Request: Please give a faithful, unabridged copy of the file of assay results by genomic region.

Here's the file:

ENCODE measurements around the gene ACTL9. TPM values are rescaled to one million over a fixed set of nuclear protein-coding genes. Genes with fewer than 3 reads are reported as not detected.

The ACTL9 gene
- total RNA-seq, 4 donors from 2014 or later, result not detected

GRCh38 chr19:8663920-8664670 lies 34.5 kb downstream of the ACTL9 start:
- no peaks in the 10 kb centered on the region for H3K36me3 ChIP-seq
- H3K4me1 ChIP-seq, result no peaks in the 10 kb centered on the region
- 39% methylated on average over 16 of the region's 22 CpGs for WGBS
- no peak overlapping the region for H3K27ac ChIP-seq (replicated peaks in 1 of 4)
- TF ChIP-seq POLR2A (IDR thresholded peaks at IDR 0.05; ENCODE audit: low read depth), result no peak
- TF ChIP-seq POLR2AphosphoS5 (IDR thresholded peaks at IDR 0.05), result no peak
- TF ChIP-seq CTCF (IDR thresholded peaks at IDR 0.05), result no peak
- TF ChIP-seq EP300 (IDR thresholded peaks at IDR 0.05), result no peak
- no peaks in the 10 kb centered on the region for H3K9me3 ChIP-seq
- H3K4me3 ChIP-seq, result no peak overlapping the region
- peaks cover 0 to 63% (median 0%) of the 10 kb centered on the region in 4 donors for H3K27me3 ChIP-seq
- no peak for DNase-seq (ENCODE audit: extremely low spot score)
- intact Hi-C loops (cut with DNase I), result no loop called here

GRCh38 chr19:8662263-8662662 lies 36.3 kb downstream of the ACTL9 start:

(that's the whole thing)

ENCODE measurements around the gene ACTL9. TPM values are rescaled to one million over a fixed set of nuclear protein-coding genes. Genes with fewer than 3 reads are reported as not detected.

The ACTL9 gene
- total RNA-seq, 4 donors from 2014 or later, result not detected

GRCh38 chr19:8663920-8664670 lies 34.5 kb downstream of the ACTL9 start:
- no peaks in the 10 kb centered on the region for H3K36me3 ChIP-seq
- H3K4me1 ChIP-seq, result no peaks in the 10 kb centered on the region
- 39% methylated on average over 16 of the region's 22 CpGs for WGBS
- no peak overlapping the region for H3K27ac ChIP-seq (replicated peaks in 1 of 4)
- TF ChIP-seq POLR2A (IDR thresholded peaks at IDR 0.05; ENCODE audit: low read depth), result no peak
- TF ChIP-seq POLR2AphosphoS5 (IDR thresholded peaks at IDR 0.05), result no peak
- TF ChIP-seq CTCF (IDR thresholded peaks at IDR 0.05), result no peak
- TF ChIP-seq EP300 (IDR thresholded peaks at IDR 0.05), result no peak
- no peaks in the 10 kb centered on the region for H3K9me3 ChIP-seq
- H3K4me3 ChIP-seq, result no peak overlapping the region
- peaks cover 0 to 63% (median 0%) of the 10 kb centered on the region in 4 donors for H3K27me3 ChIP-seq
- no peak for DNase-seq (ENCODE audit: extremely low spot score)
- intact Hi-C loops (cut with DNase I), result no loop called here

GRCh38 chr19:8662263-8662662 lies 36.3 kb downstream of the ACTL9 start: